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Why ‘Fireball’ Producer Sandbox Films Doesn’t Need Talking Heads to Make Smart Science Documentaries
“Name a truly science-focused film that’s ever been nominated for an Academy Award in Best Documentary …There aren’t a lot of them,” Sandbox Films’ Greg Boustead says
In Werner Herzog and Clive Oppenheimer’s “Fireball: Visitors From Darker Worlds,” the directors show you gloriously colorful images of meteorites containing atomic particles of five-fold symmetry, a geometric shape thought to be impossible in nature. It’s a beautiful sight, but the German auteur concedes that he “won’t torture you” with more testimony from a bespectacled professor about how the math works.
That line captures the ethos for the new production company Sandbox Films, which produced “Fireball” and launched last month at TIFF with a lineup of other science-based documentary films all in development. Sandbox Films’ founders, Greg Boustead (“The Most Unknown,” “Human Nature”) and Jessica Harrop (“Follow This,” “Bill Nye Saves The World”), are determined to make informative, intelligent documentary films about science, but they want to do so with a sense of real beauty, artistry and experimental creativity all driven from filmmakers.
Essentially, science can be awesome, and they don’t want to bore you.
“Science television is great, but there’s not that many opportunities in science television to try new things. So at Sandbox Films, we’re providing funding and opportunities for artists who want to tell stories about science in different ways,” Harrop told TheWrap. “We don’t always need to have a voiceover or host or talking heads or CGI graphics to tell stories about science. We can tell stories just by following scientists in their daily lives or following people who are asking questions about the universe.”
Harrop and Boustead said that in their experience, most films that grapple with scientific subjects in meaningful ways are commissioned for broadcast or television. There are rarely examples of independent filmmakers who are making artful, cinematic films you’d want to see on a big screen.
“There really is a dearth in our view. Name a truly science focused film that’s ever been nominated for an Academy Award in Best Documentary going back almost 100 years. There aren’t a lot of them, and by my count, there are none of them depending on how you count science,” Boustead said. “I don’t know exactly why that is, but for us, we see that both as a gap and an opportunity.”
Sandbox Films was directly involved with some of the writing and editorial on “Fireball,” traveling with Herzog and Oppenheimer on location to some of the craters left by meteorites from around the world. And their hands-on quality has earned them the trust of some impressive names, with Effie Brown, David Byrne and Wendy Ettinger all signing on as advisers who may influence funding decisions or executive produce other projects. Herzog, though, is a “real science nerd,” and his vision on “Fireball” helped define the Sandbox ethos.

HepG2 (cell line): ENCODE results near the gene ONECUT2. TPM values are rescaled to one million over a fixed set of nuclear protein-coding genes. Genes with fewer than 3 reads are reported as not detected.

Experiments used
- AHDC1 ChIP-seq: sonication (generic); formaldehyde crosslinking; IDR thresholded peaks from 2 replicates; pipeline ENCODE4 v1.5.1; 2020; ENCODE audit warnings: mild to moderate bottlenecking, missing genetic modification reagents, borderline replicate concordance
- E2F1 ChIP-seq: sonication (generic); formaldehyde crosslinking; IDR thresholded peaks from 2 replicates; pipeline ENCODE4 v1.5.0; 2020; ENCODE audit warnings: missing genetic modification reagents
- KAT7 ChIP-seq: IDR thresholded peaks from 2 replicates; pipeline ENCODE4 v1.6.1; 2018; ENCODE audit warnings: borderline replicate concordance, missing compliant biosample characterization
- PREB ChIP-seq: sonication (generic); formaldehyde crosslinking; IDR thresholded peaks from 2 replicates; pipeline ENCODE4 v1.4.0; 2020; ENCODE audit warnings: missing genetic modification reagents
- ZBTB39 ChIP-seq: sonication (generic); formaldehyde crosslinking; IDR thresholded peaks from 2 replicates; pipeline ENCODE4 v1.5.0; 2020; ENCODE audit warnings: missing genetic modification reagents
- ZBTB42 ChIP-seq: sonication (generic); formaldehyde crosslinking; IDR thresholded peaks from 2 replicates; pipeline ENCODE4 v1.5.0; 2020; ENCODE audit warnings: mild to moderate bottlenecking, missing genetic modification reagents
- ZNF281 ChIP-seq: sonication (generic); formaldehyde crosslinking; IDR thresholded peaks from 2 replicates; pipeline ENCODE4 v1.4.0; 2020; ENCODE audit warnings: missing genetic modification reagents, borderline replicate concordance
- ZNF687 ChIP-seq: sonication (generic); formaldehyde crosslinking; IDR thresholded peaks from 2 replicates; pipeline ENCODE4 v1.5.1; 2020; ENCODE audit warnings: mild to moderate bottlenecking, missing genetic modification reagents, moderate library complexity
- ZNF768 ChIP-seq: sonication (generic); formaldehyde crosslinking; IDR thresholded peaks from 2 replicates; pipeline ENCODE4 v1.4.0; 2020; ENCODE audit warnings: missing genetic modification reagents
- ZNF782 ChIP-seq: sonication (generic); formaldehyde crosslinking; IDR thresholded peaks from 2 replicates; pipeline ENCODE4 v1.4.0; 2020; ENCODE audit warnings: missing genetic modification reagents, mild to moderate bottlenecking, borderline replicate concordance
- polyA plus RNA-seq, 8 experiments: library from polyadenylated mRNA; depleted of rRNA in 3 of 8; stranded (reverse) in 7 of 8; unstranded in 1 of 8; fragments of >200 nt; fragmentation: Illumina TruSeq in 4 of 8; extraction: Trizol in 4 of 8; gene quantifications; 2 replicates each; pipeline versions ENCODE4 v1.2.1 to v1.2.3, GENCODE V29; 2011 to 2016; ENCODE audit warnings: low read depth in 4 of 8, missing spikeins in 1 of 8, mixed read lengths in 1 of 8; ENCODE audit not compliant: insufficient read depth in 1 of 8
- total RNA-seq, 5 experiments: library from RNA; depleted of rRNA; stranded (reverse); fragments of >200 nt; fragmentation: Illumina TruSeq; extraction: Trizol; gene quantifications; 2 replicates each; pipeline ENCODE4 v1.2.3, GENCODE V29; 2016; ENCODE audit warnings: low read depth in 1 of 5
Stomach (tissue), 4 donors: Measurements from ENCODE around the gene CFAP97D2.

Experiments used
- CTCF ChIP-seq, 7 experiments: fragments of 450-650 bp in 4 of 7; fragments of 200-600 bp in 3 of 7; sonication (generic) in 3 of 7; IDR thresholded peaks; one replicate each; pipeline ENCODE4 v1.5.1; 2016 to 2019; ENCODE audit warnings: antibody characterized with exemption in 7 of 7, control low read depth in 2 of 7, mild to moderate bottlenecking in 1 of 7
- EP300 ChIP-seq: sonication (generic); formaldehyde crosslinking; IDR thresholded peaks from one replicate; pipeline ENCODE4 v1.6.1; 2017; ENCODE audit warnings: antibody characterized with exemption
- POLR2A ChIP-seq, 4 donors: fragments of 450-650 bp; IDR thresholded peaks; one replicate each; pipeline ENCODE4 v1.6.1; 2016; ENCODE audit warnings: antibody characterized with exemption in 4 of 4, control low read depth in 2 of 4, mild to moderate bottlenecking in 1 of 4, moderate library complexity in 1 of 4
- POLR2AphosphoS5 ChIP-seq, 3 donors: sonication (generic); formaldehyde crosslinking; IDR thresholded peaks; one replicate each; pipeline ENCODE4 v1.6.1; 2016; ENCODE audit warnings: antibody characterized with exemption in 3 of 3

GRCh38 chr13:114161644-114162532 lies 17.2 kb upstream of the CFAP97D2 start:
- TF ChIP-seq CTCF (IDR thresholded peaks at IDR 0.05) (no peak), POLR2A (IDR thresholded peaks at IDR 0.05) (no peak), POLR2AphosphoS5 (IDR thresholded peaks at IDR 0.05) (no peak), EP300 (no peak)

“It was really through that work that we saw value in this niche and this gap in the science documentary space, that is to say science films that can also be artful and cinematic and experimental, and Werner more than anyone we spoke to really got that. He got the idea that he can take a sort of bold approach to a ‘science documentary,” Boustead said. “‘Fireball’ has beauty and grandeur and a lot of humor as well through Werner’s narration, so we’re really kindred spirits in thinking that you can make a cinematic experience around big, stormy, esoteric science ideas about where did we come from, etc., and it doesn’t necessarily have to be a lesson; it can be an emotional experience.”
Sandbox Films has a slate of 12-15 films at various stages of development and completion, and they’ll be announcing and rolling out more at upcoming film festivals later this year. So far, however, they’ve announced new documentary films with directors Ondi Timoner, Penny Lane and Theo Anthony, all of which grapple with personal, philosophical and historical themes as they examine science trends related to organ transplants, the effects of physical isolation and technology.
Sandbox is sticking with documentary features for now, but they’re open minded about expanding into shorts or television. And in a separate project apart from Sandbox, the producers are working with Byrne on an immersive theater experience centered around neuroscience that was supposed to premiere in Denver this year but was delayed by two years due to the pandemic.
They do, however, offer additional funding through the Sandbox Fund administered through the Sundance Institute, which offers $400,000 a year in grants to cultivate new scientific voices in film.
“If we’re going to redefine a new genre around cinematic storytelling, we find it’s important to build those collaborative relationships with our filmmakers,” Boustead said. “While it’s still very much artist-driven, we very much want to celebrate and help them show their vision, we’re not overriding their vision.”